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Police anger mounts

Apart from Sir Ian Blair, the commissioner of the Metropolitan Police, is there any other copper who likes this government? Not many, judging by the angry reaction from the men and women in blue to New Labour’s decision to reduce their pay award. An independent commission gave the police 2.5% but home secretary Jacqui Smith refused to backdate it to August, as recommended. Her decision effectively reduces the pay rise to just 1.9%, well below the rate of inflation.

So now the police are talking about forming a trade union and going on strike. You have to go back nearly 90 years for the last time that police truncheons were withdrawn. In August 1918, the National Union of Police and Prison Officers (NUPPO) launched a strike by London police, which was supported by 10,000 out of the 12,000 workforce. The executive of NUPPO demanded a pay increase, improved war bonuses, extension of pension rights to include policemen's widows, a shortening of the pension entitlement period, and an allowance for school-aged children.

The most significant issue was that NUPPO be officially recognised. They won their demands, but the issue of the union was left unresolved. In 1919, police in Liverpool began another series of strikes. This time the union was suppressed by force and every striker was dismissed. The Police Federation, which is no more than a glorified staff association, was imposed on officers and is currently in charge of negotiations with the government.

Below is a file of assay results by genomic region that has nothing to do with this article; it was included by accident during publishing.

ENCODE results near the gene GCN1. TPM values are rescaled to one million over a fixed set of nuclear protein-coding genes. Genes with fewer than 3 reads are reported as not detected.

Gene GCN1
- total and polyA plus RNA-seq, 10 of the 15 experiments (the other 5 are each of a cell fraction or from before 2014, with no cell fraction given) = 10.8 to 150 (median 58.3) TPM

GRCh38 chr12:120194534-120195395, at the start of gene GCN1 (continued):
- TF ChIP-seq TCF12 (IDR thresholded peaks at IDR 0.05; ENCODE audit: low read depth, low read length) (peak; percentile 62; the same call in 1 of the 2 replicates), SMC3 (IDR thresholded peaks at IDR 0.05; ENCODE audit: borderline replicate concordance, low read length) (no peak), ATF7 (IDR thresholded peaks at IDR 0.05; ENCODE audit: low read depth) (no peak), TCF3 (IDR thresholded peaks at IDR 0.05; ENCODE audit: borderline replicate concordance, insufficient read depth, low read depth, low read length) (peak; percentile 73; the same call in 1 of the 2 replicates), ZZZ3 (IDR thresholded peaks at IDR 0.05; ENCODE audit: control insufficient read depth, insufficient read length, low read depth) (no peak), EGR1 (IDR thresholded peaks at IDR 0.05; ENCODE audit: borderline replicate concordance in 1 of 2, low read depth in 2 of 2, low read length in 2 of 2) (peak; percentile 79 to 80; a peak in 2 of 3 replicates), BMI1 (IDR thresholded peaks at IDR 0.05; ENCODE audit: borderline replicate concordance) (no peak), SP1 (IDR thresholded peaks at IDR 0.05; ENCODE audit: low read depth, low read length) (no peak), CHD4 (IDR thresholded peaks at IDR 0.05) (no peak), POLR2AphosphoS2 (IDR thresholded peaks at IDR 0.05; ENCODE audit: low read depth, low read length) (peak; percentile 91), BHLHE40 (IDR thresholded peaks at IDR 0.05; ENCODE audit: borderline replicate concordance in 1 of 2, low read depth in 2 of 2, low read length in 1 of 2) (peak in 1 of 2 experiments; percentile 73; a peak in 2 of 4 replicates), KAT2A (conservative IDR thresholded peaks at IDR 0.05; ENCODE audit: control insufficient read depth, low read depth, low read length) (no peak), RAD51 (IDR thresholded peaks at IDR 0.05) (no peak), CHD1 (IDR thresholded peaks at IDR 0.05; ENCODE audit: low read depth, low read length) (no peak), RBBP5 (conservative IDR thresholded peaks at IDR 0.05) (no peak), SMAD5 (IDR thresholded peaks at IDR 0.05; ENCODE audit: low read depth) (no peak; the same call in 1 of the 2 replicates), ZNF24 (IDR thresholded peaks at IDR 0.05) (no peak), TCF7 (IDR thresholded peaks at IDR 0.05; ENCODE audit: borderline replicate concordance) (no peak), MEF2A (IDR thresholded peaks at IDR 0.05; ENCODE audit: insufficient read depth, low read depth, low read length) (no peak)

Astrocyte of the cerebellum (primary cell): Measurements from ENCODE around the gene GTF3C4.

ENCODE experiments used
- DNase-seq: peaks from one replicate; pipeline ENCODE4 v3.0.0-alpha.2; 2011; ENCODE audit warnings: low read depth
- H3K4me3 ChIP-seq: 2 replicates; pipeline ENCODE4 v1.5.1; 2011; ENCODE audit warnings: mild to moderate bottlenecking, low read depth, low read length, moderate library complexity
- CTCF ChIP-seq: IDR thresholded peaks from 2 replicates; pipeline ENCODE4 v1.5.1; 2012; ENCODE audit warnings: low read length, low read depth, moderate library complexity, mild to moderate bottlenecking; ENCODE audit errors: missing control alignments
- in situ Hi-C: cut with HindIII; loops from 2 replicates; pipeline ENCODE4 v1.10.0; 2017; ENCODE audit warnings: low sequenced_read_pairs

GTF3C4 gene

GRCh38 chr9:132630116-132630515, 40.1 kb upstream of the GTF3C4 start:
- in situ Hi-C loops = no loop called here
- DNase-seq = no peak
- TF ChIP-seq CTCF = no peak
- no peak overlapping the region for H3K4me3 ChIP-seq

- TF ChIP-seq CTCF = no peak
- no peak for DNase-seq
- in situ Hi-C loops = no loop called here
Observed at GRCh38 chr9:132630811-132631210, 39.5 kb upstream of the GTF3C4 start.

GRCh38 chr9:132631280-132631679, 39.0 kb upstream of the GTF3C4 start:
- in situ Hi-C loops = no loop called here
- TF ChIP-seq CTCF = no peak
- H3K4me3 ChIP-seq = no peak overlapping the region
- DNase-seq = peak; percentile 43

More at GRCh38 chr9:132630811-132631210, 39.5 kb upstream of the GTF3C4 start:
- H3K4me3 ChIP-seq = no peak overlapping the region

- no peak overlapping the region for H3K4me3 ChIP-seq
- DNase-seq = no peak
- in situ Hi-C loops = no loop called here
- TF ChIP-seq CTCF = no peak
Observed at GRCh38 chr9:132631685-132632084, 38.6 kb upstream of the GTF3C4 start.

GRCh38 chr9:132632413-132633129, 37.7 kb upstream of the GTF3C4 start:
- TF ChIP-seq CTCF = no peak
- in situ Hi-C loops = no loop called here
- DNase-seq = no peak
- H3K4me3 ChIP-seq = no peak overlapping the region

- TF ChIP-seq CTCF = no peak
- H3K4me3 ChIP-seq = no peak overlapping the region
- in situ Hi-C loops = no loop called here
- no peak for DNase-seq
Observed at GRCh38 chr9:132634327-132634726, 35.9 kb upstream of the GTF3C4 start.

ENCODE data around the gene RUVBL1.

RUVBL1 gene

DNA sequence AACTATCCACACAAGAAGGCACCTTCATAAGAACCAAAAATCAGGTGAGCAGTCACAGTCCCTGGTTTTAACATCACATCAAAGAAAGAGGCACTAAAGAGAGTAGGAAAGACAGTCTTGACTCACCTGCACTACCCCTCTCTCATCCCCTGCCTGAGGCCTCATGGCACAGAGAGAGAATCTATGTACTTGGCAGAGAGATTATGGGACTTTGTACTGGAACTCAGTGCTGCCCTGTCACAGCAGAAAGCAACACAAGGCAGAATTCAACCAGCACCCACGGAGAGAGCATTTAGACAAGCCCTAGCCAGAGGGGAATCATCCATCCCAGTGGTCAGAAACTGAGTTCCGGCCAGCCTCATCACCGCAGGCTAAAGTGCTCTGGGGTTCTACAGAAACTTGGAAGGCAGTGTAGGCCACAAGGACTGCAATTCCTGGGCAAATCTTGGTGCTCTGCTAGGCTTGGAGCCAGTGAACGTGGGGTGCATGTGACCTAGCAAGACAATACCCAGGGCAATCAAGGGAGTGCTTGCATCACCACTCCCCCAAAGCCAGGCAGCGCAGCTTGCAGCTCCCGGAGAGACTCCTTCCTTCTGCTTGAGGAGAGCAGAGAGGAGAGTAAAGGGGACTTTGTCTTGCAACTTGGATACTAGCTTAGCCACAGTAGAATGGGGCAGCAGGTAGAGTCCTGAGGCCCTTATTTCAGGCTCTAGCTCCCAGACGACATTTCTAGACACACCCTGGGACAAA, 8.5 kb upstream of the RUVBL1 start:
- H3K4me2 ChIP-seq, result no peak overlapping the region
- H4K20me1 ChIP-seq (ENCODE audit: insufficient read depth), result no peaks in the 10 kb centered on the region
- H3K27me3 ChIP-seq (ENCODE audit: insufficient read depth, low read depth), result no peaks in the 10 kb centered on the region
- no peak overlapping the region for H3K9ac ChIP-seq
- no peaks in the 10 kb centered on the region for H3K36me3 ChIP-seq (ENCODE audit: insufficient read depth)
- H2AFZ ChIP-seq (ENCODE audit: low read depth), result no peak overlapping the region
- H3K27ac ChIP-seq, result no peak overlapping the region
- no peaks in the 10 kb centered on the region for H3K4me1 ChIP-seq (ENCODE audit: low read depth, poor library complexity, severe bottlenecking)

Anonymous police bloggers are lining up to condemn the government. One has even called for a march on London, while others favour action ranging from all-out strike to a work-to-rule. There is a general air of contempt for the Police Federation negotiators. The prospect of industrial action by police is apparently frightening some ministers and MPs, who fear for their seats as the opinion poll ratings continue to plummet. But it seems the Brown government doesn’t really have a handle on any major issue and dithering is the order of the day (as shown by Brown’s decision to sign the new Euro treaty by himself instead of jointly with other EU leaders!)

As far as the state goes, New Labour has had the support of the police while the judiciary fought a rearguard action to defend inroads into their powers and a general onslaught by ministers on the rule of law. The intelligence agencies are still smarting at being politically manoeuvred into spinning the case for the invasion of Iraq while senior civil servants are said to be bemused by how the Brown clique runs (or doesn’t) the machinery of government. Add in the mounting impact of the global financial crisis and things are not looking good for New Labour. Who knows what the outcome of a strike by police might be.

Paul Feldman
Communications editor
12 December 2007

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